Yesterday's Christian Science Monitor ran a long story about the growing
>problem of E-Waste and E-toxics. It is enclosed and there is also a web
>>Here is today's CSM
>>Headline: Information Age byproduct: a growing trail of toxic trash
>>Byline: Alex Salkever, Special to The Christian Science Monitor
>>The Fry's Electronics superstore on Hamilton Avenue in Campbell, Calif.,=
>>a place where hundreds of Silicon Valley citizens go each day to buy new
>>computers and partake in the fruits of progress.
>>But there's another side to this technological revolution.According to
>>Santa Clara County officials, Fry's employees regularly find old computers
>>dumped on their doorsteps by frustrated owners who don't know how to
>>dispose of their machines.
>>Fry's and Santa Clara have company in this predicament. While Silicon
>>Valley is ahead of the curve, a rising tide of electronic junk nationwide
>>is casting a pall over the Information Age as vast quantities of computers
>>head for the scrapheap.
>>These computers and monitors contain dangerous materials, including lead
>>and mercury, yet experts say only 14 percent of the 24 million computers
>>trashed this year will be properly disposed of or recycled. With tens of
>>millions more computers nearing the end of their usefulness, the problem
>>has become a pressing concern for US officials and environmentalists, who
>>worry about what will end up in regular landfills and leach into soil and
>>"A computer is basically a box of hazardous materials. There is a
>>significant cost to collecting and disposing of computers," says Ted=
>>executive director of the Silicon Valley Toxics Coalition. "Local
>>communities are really starting to wring their hands."
>>The problem of computer junk comes from the blinding pace of technological
>>innovation. The speed of computer chips and the machines they power has
>>doubled about every 18 months for the past 20 years. In 1997, the average
>>lifespan of a computer tower was four to six years. By 2005, the lifespan
>>will only be two years.
>>While large companies generally arrange for disposal of their old computer
>>gear as part of any deal to upgrade their systems, few municipalities have
>>programs in place to deal with the silicon detritus. There are dozens of
>>companies and nonprofitsthat recycle or dispose of computers, but they
>>barely make a dent in the torrent of dead data devices.
>>This has led to a growing sense of urgency among local and state=
>>bodies that oversee solid-waste disposal.
>>"In most states, they just dispose of it and put it in the trash," says
>>Garth Hickle, a policy analyst with the Minnesota Office of Environmental
>>Assistance. "That is permitted, but there is a significant amount of lead
>>and other components that go in with these computers."
>>How much toxic material is really anyone's guess, but Smith estimates that
>>1 billion pounds of lead will enter the US waste-stream from computer junk
>>within the next decade.
>>The costs of computer garbage are starting to skyrocket. In Minnesota, the
>>state boosted spending on household solid-waste management, which includes
>>computer disposals, by 45 percent between 1993 and 1997. Each pound of
>>computer waste costs roughly 50 cents to dispose of, and most systems=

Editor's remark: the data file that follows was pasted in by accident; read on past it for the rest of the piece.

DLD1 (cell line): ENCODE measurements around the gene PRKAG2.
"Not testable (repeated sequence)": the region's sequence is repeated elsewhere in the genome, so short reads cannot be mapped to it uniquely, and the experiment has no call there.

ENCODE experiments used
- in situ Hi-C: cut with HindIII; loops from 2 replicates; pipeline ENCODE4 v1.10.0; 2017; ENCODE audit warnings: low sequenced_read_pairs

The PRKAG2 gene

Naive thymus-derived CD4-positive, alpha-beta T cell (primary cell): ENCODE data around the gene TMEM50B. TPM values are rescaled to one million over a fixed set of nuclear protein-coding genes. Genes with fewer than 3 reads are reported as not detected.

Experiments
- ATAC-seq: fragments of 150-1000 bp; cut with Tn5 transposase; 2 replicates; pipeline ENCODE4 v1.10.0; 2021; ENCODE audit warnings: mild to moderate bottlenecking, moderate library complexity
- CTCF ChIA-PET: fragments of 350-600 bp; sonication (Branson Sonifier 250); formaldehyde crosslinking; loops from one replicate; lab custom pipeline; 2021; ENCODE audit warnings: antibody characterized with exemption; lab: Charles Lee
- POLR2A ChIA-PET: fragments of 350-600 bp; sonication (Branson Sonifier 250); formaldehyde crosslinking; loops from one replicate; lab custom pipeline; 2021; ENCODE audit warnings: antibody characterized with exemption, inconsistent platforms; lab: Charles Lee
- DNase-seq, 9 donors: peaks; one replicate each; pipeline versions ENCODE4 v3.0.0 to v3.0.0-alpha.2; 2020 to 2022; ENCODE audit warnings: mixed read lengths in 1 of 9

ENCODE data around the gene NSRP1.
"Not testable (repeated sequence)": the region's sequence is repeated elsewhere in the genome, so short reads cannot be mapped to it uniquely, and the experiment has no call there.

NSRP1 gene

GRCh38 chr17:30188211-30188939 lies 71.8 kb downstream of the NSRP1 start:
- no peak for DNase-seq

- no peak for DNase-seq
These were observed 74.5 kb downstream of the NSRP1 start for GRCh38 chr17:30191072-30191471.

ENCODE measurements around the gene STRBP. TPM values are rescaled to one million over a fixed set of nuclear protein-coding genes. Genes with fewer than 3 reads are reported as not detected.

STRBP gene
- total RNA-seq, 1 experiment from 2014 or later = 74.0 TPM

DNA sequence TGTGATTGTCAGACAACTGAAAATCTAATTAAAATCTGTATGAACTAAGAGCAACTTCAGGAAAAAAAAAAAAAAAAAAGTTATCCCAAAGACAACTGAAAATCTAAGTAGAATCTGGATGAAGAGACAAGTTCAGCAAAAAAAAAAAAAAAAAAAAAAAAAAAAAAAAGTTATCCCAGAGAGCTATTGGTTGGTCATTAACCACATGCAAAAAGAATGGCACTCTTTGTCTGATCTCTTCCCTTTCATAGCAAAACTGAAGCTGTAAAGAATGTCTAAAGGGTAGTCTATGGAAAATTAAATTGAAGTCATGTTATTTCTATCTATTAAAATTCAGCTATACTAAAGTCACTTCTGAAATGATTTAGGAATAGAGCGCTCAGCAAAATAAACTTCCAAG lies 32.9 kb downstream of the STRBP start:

>>more than 40 pounds. All told, the costs could range into the hundreds of
>>millions of dollars over the next decade.
>>A handful of states have sought to recoup some of their growing costs by
>>giving the computer manufacturers the responsibility for funding the
>>disposal or recycling of machines that they produced. "Once the
>>manufacturers are financially responsible for those end products, there is
>>a built-in incentive for them to build products that are more easily
>>recycled and use less toxic components," says Mr. Hickle.
>>But laws putting the financial onus on the industry have generally not
>>caught hold in the US. Under heavy lobbying pressure from big business
>>groups, the Minnesota Legislature rejected a law this year that mandated
>>that manufacturers of computer monitors take responsibility for their
>>products at the end of their lifespans.
>>Similar laws have been rejected in other states. But the tide does seem to
>>be turning as more states, emboldened by the success of liability lawsuits
>>like the ones against Big Tobacco, are seeking to force industries to
>>For their part, the manufacturers point out that they do participate in=
>>underwrite many pilot projects to reclaim old computers. What's more, the
>>manufacturers often have little contact with the computer purchasers. In
>>America's mobile society,tracking down their products would be nearly
>>impossible. "The municipalities are in the best position to efficiently
>>collect materials from households and requiring the manufacturers to do it
>>would result in less material being collected," says David Issacs,=
>>of environmental affairs for the Electronics Industry Alliance.
>>To read this story online
>>(Shortcut hint: copy and paste the URL above into the location line of
>>To visit our home page
>Silicon Valley Toxics Coalition
>760 N. First Street
>San Jose, CA 95112
>>NOW AVAILABLE AT OUR WEBSITE -- New environmental justice maps
>Food for thought:
>How Gandhi Defined the Seven Deadly Sins
>=B7 Wealth without work
>=B7 Pleasure without conscience
>=B7 Knowledge without character
>=B7 Commerce without morality
>=B7 Science without humanity
>=B7 Worship without sacrifice
>=B7 Politics without principle
Silicon Valley Toxics Coalition
760 N. First Street
San Jose, CA 95112
>NOW AVAILABLE AT OUR WEBSITE -- New environmental justice maps
Food for thought:
How Gandhi Defined the Seven Deadly Sins
=B7 Wealth without work
=B7 Pleasure without conscience
=B7 Knowledge without character
=B7 Commerce without morality
=B7 Science without humanity
=B7 Worship without sacrifice
=B7 Politics without principle